Background: We aimed to evaluate the prevalence of burnout among French general practitioners in private practice and to study the risk and protective factors of burnout.
Methods: A nationwide cross-sectional study was conducted with French GPs working in a private practice in France who were asked to fulfil an internet questionnaire. We used the secure internet application REDCap®. Exclusion criteria were only working in a hospital, substitute doctors, and internship students. There was a putative sample size of 88,886 GPs. We retrieved the Maslach Burnout Inventory (MBI), occupational characteristics (type of installation, emergency regulated shifts, night shifts, university supervisor, weekly hours worked, seniority), and personal characteristics such as age, gender, marital status, and number of children.
Results: We included 1926 GPs among the 2602 retrieved questionnaires. A total of 44.8% of French liberal GPs were experiencing burnout, with 4.8% (95%CI 3.9-5.9%) experiencing severe burnout. The risk factors of severe burnout were male gender (RR = 1.91, 95%CI 1.15-3.16), working in a suburban area (5.23, 2.18-12.58), and having more than 28 appointments per day (1.95, 1.19-3.19). Working more than 50 h weekly showed a tendency to increase the risk of severe burnout (1.55, 0.93-2.59, p = 0.095), with a significant increase in the risk of low and moderate burnout (1.31, 1.02-1.67 and 1.86, 1.34-2.57, respectively). Protective factors were mainly resident training, which decreased the risk of both low, moderate, and severe burnout (0.65, 0.51-0.83; 0.66, 0.48-0.92; and 0.42, 95%CI 0.23-0.76, respectively). Performing home visits decreased the risk of severe burnout (0.25, 0.13-0.47), as did group practice for intermediate level of burnout (0.71, 0.51-0.96).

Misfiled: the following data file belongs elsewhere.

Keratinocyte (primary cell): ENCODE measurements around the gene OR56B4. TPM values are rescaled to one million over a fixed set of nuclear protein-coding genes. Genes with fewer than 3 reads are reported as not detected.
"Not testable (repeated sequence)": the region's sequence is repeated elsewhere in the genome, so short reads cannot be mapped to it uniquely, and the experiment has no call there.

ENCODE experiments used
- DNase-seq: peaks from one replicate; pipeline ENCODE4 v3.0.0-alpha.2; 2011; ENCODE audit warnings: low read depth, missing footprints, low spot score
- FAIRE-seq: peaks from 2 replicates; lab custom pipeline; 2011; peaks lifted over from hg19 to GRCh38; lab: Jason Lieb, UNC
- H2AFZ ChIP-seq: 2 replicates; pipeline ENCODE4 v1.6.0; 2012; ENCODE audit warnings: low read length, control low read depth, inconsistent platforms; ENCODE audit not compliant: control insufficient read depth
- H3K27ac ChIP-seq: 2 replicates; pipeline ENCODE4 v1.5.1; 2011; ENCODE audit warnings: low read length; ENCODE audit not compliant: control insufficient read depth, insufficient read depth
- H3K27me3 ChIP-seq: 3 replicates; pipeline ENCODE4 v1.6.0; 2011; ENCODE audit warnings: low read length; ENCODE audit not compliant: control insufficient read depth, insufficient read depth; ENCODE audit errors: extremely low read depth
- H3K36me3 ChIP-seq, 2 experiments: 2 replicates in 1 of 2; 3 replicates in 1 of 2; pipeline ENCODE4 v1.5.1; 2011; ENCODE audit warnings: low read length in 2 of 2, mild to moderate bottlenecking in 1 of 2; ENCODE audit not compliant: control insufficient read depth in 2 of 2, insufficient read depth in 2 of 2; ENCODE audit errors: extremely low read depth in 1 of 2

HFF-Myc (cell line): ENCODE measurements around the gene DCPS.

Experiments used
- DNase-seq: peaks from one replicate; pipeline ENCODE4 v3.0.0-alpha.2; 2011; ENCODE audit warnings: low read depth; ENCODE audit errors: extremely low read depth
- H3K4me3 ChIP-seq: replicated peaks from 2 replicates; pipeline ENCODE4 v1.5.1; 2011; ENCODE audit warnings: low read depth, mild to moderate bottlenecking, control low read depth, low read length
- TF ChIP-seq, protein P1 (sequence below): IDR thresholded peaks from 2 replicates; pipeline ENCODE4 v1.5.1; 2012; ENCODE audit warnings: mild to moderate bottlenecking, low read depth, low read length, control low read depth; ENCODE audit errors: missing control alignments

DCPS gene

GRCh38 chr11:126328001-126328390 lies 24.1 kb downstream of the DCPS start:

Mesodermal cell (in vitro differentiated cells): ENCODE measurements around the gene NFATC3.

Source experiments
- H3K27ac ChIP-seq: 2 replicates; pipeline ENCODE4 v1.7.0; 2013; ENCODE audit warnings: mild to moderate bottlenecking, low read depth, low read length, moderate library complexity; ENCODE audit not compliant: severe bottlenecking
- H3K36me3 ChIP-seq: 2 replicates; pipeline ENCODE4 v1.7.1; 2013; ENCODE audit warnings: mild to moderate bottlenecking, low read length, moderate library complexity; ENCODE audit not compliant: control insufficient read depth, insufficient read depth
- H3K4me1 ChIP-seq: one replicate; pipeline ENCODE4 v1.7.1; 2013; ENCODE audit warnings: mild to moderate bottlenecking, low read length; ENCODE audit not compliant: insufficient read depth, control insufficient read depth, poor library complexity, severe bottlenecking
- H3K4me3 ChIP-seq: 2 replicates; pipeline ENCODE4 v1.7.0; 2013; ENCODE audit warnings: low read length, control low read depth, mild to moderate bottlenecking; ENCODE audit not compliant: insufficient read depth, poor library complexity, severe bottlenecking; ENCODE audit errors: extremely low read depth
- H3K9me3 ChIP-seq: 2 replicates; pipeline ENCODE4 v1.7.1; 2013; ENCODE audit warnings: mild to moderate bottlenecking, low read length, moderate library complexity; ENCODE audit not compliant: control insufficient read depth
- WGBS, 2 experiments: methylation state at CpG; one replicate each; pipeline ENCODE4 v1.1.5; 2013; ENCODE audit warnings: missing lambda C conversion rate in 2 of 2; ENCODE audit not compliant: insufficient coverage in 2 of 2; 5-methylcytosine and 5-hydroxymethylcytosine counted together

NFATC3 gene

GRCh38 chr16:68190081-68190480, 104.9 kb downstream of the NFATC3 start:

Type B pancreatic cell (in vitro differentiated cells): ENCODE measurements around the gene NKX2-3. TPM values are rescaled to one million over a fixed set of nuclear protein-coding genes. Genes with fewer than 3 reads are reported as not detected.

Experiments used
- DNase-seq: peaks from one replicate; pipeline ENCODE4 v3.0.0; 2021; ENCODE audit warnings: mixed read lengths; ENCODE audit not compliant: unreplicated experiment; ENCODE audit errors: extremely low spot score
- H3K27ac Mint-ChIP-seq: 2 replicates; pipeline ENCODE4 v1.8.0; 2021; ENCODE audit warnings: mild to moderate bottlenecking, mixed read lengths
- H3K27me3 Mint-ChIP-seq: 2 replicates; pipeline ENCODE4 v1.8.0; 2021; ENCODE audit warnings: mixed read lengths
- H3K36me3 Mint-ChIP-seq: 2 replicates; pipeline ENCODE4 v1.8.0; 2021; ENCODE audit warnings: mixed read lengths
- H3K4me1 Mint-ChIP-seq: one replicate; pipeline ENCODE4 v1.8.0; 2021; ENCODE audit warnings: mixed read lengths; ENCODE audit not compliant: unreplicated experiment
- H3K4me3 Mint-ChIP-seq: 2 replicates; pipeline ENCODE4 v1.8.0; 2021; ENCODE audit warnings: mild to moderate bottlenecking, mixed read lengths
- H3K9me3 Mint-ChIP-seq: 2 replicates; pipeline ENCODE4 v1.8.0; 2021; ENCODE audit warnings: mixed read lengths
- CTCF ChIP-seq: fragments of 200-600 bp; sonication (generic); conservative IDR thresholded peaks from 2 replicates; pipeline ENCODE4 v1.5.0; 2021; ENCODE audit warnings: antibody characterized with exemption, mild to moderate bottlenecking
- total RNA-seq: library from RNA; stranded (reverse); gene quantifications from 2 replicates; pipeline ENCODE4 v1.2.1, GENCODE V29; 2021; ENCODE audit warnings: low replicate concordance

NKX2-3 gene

Conclusion: GPs are at a high risk of burnout, with nearly half of them in burnout, with burnout predominantly affecting males and those between the ages of 50 and 60 years old. The main risk factors were a high workload with more than 28 appointments per day or 50 h of work per week, and the main protective factors were related to social cohesion such having a teaching role and working in a group practice with back-office support.
Keywords: burnout; general practitioners; mental health.